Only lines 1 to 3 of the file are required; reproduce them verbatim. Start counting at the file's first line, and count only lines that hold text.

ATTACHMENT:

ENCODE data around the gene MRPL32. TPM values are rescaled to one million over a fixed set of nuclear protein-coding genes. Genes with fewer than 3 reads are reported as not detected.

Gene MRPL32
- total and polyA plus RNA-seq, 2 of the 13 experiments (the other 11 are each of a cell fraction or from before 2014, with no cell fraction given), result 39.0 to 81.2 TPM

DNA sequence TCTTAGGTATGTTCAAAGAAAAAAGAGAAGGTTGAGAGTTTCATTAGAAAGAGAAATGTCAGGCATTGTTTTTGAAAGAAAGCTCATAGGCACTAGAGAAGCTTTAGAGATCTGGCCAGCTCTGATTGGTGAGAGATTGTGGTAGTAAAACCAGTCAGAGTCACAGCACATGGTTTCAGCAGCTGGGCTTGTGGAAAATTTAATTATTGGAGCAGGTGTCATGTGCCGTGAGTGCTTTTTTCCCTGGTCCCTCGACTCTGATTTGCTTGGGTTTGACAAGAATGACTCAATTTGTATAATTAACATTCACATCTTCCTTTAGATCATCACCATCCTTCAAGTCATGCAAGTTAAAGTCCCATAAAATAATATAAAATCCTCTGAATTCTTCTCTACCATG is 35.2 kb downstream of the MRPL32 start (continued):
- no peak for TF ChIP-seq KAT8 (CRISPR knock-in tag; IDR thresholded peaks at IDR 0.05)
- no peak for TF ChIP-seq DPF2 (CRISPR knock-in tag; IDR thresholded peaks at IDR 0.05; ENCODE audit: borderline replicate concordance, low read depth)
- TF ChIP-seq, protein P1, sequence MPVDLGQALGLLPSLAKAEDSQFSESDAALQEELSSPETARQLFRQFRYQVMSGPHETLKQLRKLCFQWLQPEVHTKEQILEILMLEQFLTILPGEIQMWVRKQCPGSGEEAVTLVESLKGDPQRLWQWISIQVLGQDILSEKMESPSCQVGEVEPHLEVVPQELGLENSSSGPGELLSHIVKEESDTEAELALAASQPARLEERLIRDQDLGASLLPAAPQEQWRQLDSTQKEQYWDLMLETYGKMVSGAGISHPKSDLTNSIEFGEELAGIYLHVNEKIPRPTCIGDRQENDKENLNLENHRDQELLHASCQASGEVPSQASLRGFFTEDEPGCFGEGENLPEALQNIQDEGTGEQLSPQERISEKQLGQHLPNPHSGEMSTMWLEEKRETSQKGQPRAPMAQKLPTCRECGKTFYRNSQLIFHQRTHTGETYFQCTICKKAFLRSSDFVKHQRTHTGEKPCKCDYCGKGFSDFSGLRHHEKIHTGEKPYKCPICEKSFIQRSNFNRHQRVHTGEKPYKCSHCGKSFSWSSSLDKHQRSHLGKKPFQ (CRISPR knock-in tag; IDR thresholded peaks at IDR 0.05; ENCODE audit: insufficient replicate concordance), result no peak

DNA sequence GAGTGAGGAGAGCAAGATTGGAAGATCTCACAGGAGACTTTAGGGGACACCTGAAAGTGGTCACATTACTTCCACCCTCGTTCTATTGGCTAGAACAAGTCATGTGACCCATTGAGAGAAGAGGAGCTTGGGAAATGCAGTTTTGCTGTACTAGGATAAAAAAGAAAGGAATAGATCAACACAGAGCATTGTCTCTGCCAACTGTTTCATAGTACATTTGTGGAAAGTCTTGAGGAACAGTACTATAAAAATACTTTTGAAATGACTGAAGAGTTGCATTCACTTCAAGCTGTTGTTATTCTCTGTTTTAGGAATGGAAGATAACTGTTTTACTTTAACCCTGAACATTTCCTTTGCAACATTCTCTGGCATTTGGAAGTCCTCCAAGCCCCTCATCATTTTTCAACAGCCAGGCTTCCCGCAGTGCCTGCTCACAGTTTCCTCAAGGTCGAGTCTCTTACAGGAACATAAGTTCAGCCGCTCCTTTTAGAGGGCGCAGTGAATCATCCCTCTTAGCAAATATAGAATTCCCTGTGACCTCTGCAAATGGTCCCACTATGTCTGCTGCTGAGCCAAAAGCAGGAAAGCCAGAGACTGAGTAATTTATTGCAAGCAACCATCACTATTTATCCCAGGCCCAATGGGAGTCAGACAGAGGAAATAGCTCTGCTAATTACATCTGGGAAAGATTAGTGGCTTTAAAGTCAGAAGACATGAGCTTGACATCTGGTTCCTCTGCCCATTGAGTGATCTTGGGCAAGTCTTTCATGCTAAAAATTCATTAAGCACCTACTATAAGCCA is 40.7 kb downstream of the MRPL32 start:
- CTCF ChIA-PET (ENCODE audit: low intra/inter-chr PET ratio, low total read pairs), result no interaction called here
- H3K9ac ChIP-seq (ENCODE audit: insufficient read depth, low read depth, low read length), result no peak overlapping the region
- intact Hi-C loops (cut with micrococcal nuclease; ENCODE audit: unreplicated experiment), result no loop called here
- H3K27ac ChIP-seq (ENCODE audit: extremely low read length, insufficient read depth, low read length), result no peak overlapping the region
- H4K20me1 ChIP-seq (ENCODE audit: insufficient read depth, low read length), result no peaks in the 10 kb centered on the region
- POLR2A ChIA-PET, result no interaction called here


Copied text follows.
ENCODE data around the gene MRPL32. TPM values are rescaled to one million over a fixed set of nuclear protein-coding genes. Genes with fewer than 3 reads are reported as not detected.

Gene MRPL32
- total and polyA plus RNA-seq, 2 of the 13 experiments (the other 11 are each of a cell fraction or from before 2014, with no cell fraction given), result 39.0 to 81.2 TPM